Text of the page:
Christians in Action, a charity born of a desire to provide local children with their own copy of the story of Christ’s birth, is back in action this week at the Salvation Army’s Angel Tree sign-up.
CIA tables loaded with hundreds of Christmas storybooks for children from birth to age 16 are set up at the front of the Salvation Army Super Family Thrift store at 2506 S. Roan St. This is where low-income families in Washington and Unicoi counties will be registering for the Angel Tree Christmas shopping adoption project for children and food for holiday from the Johnson City Press Christmas Box through Friday.
Next week, CIA volunteers will load up their books and accompany the Salvation Army to Elizabethton where Carter County residents in need will register for the Angel Tree and Christmas Box projects Monday and Tuesday at Oak Street Baptist Church.
For every child signed up, for every teen too old for Angel Tree gifts and for each of their mothers too, there’s a free book waiting — board books for babies, Read-and Play books with felt cling characters and read-along books with CD narrations for toddlers, and large, colorfully-illustrated hardcover books for the youngest readers. For Spanish-speaking kids, there’s “La Historia de Navidad de Maria.” And for tweens, there is author Susan Leigh’s “The Christmas List,” a story of child who learns to give at Christmas.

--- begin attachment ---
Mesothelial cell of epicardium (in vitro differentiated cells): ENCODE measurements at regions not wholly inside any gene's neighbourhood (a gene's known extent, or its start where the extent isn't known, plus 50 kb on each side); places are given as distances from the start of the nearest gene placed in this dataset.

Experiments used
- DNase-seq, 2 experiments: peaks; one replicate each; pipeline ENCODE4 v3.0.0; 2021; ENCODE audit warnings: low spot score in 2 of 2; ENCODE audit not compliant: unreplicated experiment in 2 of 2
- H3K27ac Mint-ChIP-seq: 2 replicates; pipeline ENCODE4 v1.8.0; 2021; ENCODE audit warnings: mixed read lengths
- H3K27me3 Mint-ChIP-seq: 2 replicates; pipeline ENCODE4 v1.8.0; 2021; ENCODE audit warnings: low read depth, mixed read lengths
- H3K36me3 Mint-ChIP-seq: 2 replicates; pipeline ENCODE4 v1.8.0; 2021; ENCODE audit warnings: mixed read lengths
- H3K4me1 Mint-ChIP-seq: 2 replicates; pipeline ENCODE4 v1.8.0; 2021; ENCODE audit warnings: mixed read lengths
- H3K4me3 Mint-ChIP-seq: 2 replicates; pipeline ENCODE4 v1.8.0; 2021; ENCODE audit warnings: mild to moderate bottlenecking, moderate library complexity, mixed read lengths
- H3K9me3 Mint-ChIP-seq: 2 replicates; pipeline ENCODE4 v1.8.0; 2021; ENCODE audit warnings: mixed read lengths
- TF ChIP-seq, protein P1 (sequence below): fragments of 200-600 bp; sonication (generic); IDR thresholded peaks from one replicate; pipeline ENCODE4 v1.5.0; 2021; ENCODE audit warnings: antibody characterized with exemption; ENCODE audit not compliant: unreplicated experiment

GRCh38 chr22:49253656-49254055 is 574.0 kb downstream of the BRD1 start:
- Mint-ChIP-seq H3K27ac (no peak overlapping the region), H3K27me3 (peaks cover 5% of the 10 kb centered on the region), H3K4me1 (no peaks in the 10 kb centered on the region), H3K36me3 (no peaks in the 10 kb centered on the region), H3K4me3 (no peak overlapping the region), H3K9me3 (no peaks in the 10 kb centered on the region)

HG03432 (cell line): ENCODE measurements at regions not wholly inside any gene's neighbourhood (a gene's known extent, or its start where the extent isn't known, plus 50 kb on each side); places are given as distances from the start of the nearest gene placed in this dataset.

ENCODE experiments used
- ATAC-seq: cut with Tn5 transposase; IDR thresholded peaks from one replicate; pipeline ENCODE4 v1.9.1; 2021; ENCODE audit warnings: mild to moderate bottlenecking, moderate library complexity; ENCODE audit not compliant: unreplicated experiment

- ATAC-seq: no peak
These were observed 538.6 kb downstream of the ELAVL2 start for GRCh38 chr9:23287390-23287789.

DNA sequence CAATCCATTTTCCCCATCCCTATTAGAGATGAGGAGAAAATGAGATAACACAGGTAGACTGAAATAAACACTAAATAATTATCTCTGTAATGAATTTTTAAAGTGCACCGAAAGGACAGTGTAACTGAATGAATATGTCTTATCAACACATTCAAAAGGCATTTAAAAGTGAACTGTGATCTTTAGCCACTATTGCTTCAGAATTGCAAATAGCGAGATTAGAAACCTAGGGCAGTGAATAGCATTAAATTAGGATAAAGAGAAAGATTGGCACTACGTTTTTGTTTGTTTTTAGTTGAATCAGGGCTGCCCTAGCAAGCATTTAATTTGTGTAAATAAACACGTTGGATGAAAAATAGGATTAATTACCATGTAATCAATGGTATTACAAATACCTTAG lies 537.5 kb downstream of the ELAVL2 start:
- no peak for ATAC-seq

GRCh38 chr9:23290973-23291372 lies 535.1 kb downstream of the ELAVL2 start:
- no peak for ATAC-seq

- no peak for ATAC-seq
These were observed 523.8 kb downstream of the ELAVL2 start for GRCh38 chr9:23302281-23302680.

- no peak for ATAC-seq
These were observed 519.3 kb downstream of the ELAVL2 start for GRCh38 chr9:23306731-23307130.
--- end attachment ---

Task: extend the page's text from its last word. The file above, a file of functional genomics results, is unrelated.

For older readers, CIA’s free books transcend the Christmas story and move on to Christian perspectives on the daily trials of modern living. For teens there’s author Justin Lookadoo’s “Chat Room Chatter, The Buzz on Prom Dates, Super Heroes and the Universe at Large.” And for frazzled, working moms, there’s “Becoming, a New Testament Biblezine.”
Founded in 2009 through a collaboration between late Johnson City businessman Ben Scharfstein and Beverly Smith, CIA’s mission is to share the true meaning of Christmas through books that will remain in a child’s home and in their life. CIA volunteers spend the year collecting donations and shopping for the best prices on the best books they can locate. They give the books away months in advance of the holiday so children will read the books now and not lose their message in the Christmas rush.
Last year, CIA distributed more than 2,400 books to Angel Tree children in Washington, Carter and Unicoi counties and is prepared to distribute up to 4,000 books this year. For those who wish to help, CIA will begin shopping for next year’s distribution in January with donations that may be made to Summit Leadership Foundation and earmarked for CIA. The donations may be mailed to CIA Summit Leadership, P.O. Box 3555, Johnson City, TN 37602-3555 or online at www.summitlife.org.